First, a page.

The somewhat odd celebrations on the first birthday of the financial crisis offered much remorse and only dim rays of hope. Standing in stark contrast, though, was the Israeli version of that anniversary, marked mainly by the feeling that the worst is already behind us, and that actually it wasn’t that bad.
This week, UBS joined Morgan Stanley and Barclays Capital in projecting positive growth of 0.3 per cent for the Israeli economy this year. According to The Economist, this will make Israel the only developed economy in the world with a positive growth rate in 2009.
Earlier this month, Moody’s Investor Services concluded that Israel’s recession appears to be over, while HSBC economists wrote that Israel had shown “tremendous resilience to the global recession”. In August, Bank of Israel governor Stanley Fischer was the first among his colleagues in the West to raise the interest rate, thus proclaiming an end to the recession.
So what went so (relatively) well here? First of all, Israel entered the crisis in a very different situation to others: with no toxic bank assets and no property bubble. Israeli banks have traditionally been conservative lenders, and “sophisticated” financial tools were far less in use. Public and private levels of indebtedness were also very low.
Crisis did hit eventually, exports shrank and around 2 per cent of the workforce (more than 60,000 people) joined the ranks of the unemployed – the rate now stands at 7.9 per cent.
The big star of the crisis is no doubt Mr Fischer, who took a few resolute steps. He cut interest rates, bought government bonds and spent some 100bn shekels (€18bn) to buy dollars in order to help exporters.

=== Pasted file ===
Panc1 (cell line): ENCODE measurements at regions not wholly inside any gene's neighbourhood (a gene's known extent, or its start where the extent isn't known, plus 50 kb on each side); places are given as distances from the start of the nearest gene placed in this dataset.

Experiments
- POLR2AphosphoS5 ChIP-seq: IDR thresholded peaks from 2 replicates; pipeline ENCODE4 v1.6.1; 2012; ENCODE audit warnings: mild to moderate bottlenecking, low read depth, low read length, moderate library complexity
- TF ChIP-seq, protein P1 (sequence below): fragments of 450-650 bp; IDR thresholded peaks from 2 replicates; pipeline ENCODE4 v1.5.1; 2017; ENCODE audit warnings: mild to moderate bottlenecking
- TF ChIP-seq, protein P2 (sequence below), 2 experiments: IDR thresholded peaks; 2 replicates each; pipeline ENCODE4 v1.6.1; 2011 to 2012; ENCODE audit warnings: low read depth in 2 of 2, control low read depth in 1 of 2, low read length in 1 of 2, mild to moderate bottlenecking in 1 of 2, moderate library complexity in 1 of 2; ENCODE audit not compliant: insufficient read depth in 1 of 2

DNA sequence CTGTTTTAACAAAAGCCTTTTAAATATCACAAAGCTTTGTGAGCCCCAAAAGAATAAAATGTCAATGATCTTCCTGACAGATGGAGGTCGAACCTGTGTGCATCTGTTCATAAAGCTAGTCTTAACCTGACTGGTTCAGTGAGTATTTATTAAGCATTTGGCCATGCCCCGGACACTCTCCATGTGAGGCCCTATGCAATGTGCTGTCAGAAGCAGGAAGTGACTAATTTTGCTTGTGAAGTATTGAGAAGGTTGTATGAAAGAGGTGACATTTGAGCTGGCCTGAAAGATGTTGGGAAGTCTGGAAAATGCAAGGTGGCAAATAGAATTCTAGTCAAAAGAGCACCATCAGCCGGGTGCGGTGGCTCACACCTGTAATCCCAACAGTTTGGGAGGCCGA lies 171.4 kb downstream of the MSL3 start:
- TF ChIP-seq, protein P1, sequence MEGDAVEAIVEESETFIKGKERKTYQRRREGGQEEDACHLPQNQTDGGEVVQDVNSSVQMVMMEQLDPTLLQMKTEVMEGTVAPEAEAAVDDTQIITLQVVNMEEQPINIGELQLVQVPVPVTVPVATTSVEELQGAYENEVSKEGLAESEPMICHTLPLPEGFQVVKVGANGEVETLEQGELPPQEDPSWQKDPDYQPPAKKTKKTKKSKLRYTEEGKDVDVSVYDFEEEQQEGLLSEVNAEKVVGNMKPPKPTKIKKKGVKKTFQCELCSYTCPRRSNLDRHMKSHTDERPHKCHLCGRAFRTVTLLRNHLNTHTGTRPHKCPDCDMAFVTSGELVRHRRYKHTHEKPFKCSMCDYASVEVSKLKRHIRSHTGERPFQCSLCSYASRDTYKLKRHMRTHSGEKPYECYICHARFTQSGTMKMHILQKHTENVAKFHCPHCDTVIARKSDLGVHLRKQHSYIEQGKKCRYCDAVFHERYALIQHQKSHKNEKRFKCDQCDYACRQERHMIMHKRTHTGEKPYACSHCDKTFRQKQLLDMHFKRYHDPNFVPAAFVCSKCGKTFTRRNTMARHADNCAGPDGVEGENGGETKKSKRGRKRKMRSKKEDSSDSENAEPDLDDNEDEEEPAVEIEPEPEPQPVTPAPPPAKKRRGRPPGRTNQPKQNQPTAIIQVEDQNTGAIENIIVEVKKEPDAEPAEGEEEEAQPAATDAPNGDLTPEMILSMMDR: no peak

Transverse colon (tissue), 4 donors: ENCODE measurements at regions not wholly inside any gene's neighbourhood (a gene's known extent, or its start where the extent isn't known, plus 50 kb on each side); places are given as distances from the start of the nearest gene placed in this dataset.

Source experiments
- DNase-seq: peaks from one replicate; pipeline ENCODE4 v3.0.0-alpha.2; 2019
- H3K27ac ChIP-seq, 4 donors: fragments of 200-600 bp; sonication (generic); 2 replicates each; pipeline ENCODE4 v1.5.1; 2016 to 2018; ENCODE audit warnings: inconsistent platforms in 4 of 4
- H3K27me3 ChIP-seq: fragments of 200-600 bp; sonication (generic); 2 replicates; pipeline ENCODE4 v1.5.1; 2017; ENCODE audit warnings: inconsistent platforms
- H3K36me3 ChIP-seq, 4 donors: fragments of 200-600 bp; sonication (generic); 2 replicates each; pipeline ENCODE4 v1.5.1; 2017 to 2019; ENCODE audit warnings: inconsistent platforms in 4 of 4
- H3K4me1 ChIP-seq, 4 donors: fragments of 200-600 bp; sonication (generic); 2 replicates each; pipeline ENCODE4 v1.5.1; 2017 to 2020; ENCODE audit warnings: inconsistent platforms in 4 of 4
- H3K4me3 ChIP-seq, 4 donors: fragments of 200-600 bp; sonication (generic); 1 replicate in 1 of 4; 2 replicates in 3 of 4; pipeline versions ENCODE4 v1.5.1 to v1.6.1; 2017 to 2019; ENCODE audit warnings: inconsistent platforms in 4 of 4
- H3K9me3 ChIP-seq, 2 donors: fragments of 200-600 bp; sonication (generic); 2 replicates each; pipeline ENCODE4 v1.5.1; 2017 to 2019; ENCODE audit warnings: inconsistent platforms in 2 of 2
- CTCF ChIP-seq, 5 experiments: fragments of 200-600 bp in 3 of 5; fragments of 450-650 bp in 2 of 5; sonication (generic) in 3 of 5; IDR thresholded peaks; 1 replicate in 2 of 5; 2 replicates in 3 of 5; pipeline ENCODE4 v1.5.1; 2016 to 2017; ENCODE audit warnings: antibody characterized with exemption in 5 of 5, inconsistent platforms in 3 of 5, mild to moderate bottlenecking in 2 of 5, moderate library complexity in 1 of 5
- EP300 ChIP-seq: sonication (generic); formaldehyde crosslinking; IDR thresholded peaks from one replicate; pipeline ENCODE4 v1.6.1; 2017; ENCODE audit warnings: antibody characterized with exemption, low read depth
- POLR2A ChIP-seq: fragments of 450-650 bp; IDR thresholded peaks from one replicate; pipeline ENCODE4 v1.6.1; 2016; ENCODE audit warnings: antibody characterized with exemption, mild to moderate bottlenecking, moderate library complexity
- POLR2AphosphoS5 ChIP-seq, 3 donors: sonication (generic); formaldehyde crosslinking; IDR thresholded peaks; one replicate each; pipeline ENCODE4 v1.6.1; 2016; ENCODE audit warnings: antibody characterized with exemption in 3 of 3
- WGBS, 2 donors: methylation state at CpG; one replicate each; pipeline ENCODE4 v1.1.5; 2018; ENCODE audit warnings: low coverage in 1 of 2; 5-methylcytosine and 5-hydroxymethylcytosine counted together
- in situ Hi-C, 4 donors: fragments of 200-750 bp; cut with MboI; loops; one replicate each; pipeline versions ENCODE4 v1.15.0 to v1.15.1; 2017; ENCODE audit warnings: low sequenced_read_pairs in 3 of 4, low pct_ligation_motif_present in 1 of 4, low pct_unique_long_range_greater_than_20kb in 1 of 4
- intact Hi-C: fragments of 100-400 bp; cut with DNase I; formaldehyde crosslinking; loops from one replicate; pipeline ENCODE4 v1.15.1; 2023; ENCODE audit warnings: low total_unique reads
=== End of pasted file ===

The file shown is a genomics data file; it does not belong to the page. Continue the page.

But it seems that his most useful asset as the crisis unfolded was his leadership skills, and his ability to “speak softly and carry a big stick”. On the one hand, he was much more visible than usual, sending the market and the citizens a clear message that someone’s taking care of things. On the other hand, he reiterated time and again his refusal to spend public money in order to bail out companies.
Another important lesson is the advantage of being small. Dan Catarivas, director of foreign trade at the Israeli Manufacturers Association, says that Israeli companies were very flexible this year, and managed to shift their activities to markets with high demands. “Israeli companies are no General Motors,” he says, “and they can easily shift from providing services to the car industry, for example, to selling components to electronic goods manufacturers.”
Israel, of course, is not comparable to the big players, but rather to medium-sized economies, such as Hungary, Greece, Portugal and the Czech Republic. In the Israeli case, the crisis showed that it’s sometimes easier to navigate a small speedboat than a huge aircraft carrier.